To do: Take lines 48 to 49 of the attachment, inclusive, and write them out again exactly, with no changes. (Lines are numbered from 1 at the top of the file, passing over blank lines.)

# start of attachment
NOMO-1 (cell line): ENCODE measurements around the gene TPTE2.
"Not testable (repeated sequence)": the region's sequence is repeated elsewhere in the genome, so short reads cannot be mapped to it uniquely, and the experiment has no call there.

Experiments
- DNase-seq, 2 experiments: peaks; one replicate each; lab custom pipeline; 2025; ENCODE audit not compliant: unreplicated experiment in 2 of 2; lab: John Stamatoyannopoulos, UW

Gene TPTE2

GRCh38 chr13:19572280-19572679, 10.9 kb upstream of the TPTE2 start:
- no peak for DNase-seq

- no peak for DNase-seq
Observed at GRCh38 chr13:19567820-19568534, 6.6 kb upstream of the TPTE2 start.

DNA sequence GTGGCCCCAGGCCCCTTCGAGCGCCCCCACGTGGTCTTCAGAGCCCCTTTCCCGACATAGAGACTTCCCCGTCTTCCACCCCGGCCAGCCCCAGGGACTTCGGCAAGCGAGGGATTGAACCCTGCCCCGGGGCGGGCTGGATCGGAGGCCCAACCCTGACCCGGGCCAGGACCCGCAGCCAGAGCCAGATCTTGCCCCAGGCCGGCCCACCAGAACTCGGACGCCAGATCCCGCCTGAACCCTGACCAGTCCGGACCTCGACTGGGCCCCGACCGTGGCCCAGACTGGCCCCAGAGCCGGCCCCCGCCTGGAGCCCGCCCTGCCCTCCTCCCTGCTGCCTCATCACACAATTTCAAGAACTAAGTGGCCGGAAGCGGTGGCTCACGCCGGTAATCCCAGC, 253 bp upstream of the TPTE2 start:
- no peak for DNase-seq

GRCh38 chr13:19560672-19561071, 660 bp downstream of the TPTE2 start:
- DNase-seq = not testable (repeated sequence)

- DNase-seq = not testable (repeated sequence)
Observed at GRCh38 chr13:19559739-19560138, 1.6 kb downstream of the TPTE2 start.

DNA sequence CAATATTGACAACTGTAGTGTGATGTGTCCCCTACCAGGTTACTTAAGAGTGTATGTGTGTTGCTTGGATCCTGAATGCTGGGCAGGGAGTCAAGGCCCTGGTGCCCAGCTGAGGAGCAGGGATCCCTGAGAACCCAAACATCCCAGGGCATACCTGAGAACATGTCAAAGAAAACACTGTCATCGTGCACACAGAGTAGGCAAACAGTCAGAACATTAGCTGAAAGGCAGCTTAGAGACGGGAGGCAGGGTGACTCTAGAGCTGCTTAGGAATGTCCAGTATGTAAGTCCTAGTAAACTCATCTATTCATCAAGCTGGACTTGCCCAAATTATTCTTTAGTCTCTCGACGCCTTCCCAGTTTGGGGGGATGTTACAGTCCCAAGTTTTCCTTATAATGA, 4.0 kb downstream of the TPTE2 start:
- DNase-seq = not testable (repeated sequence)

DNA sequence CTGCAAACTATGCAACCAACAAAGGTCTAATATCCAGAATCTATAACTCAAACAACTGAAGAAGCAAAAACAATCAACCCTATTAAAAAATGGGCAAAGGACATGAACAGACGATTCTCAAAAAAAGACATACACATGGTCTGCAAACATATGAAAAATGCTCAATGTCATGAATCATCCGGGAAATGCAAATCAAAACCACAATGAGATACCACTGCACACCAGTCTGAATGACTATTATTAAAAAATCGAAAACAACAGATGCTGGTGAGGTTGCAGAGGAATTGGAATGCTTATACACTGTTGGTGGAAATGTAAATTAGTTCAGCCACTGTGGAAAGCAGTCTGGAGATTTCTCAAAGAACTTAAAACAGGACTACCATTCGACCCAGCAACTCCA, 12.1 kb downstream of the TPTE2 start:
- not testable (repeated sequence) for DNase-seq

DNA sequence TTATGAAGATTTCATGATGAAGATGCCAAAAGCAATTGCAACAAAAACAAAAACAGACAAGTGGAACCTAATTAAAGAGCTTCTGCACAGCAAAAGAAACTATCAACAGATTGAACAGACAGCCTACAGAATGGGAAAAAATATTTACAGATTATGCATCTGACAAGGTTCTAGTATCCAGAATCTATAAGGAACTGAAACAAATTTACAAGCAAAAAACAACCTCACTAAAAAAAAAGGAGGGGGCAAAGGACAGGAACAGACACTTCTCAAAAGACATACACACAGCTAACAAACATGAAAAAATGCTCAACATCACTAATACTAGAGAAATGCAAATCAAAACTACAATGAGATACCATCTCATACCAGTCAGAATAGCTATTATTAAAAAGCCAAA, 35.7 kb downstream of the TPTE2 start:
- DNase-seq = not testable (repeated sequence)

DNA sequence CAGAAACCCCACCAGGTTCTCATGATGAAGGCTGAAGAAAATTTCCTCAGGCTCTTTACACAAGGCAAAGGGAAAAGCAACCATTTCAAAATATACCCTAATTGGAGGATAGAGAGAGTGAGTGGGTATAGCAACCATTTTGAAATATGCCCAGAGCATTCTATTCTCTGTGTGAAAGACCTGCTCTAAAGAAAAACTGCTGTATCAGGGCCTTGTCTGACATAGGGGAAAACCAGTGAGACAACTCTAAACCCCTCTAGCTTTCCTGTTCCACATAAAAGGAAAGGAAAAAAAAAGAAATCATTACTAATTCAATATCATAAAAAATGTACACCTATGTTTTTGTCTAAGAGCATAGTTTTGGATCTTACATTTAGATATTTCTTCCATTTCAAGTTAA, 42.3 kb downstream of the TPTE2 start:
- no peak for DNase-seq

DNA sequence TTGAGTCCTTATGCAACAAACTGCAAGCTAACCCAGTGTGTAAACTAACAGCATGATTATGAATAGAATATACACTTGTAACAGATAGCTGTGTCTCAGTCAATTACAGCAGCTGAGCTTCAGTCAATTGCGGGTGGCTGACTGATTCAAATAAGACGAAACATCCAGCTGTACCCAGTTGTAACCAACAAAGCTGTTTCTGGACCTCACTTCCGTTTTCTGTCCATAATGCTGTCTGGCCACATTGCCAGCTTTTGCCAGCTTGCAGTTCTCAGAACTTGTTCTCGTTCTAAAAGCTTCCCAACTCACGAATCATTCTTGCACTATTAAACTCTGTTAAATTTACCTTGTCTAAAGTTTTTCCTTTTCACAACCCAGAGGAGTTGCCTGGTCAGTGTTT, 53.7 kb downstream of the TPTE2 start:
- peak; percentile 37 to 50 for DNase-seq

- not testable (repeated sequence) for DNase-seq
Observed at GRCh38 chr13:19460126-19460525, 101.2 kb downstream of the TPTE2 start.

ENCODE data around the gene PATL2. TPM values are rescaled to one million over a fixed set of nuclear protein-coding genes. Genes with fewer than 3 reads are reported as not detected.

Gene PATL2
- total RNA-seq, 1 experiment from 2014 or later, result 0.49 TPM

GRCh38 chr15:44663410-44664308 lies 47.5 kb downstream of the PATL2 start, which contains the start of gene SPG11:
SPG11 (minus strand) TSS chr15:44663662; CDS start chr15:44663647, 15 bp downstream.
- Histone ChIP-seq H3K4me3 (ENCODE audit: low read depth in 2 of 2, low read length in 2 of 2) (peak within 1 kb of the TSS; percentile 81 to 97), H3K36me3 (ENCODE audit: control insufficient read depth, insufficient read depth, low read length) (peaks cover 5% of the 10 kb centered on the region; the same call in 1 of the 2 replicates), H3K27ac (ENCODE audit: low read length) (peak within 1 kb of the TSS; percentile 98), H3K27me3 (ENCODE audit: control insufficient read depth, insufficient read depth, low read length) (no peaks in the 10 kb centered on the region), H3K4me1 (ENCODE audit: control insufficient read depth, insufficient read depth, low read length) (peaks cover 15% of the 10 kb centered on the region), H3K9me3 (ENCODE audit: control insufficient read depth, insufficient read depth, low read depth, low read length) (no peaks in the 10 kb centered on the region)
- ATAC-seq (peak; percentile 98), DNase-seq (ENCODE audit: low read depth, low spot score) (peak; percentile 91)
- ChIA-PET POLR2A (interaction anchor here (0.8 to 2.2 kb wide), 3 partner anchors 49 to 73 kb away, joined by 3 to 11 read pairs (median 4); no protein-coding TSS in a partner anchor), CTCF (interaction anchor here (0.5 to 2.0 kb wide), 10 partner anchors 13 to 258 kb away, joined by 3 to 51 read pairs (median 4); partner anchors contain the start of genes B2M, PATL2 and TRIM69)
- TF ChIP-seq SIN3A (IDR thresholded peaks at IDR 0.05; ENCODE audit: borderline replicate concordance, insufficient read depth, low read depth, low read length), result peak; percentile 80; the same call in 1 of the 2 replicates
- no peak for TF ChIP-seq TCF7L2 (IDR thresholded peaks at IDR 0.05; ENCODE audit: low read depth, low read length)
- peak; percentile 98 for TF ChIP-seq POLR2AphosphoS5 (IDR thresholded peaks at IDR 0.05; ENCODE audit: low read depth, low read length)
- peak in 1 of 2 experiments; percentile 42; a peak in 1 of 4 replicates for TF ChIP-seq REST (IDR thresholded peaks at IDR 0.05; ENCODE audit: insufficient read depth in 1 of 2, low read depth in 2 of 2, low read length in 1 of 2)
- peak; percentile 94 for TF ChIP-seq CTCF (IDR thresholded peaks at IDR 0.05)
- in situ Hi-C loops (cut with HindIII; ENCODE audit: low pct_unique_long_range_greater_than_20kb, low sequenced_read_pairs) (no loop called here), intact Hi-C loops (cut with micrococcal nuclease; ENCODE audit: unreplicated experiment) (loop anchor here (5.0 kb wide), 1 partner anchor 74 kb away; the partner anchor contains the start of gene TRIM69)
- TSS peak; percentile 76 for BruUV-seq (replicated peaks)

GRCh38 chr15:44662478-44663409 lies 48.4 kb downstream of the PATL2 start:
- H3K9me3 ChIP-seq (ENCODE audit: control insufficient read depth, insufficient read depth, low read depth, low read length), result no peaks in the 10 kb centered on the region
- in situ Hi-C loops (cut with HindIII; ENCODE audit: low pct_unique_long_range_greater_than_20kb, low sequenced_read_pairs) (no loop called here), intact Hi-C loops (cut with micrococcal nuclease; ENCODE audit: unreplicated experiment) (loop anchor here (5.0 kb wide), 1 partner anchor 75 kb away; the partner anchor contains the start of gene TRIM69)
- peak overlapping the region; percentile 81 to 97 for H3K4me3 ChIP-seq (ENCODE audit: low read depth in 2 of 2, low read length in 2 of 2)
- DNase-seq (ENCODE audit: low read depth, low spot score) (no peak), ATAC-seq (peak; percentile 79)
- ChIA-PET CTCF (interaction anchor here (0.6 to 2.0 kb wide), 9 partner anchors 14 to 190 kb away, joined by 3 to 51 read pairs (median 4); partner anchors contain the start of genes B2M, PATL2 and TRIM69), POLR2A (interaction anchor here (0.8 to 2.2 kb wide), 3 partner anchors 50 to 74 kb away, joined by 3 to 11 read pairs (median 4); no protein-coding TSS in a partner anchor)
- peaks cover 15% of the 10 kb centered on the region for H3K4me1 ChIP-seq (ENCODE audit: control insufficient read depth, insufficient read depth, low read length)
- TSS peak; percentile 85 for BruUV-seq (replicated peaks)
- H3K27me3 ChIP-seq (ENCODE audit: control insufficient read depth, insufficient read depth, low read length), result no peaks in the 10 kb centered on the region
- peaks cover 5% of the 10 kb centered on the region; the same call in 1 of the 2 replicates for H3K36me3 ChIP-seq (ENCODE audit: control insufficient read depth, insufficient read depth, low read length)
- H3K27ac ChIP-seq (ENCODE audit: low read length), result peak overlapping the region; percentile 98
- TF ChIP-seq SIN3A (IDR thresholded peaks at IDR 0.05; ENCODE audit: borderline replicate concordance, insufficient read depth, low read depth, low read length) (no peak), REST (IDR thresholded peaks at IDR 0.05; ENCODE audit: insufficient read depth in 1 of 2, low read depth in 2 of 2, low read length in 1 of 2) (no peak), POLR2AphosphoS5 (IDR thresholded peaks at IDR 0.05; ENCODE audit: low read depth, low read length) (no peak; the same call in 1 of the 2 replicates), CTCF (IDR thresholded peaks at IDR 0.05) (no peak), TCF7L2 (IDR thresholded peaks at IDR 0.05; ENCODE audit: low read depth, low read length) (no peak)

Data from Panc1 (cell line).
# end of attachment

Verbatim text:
- ChIA-PET CTCF (interaction anchor here (0.6 to 2.0 kb wide), 9 partner anchors 14 to 190 kb away, joined by 3 to 51 read pairs (median 4); partner anchors contain the start of genes B2M, PATL2 and TRIM69), POLR2A (interaction anchor here (0.8 to 2.2 kb wide), 3 partner anchors 50 to 74 kb away, joined by 3 to 11 read pairs (median 4); no protein-coding TSS in a partner anchor)
- peaks cover 15% of the 10 kb centered on the region for H3K4me1 ChIP-seq (ENCODE audit: control insufficient read depth, insufficient read depth, low read length)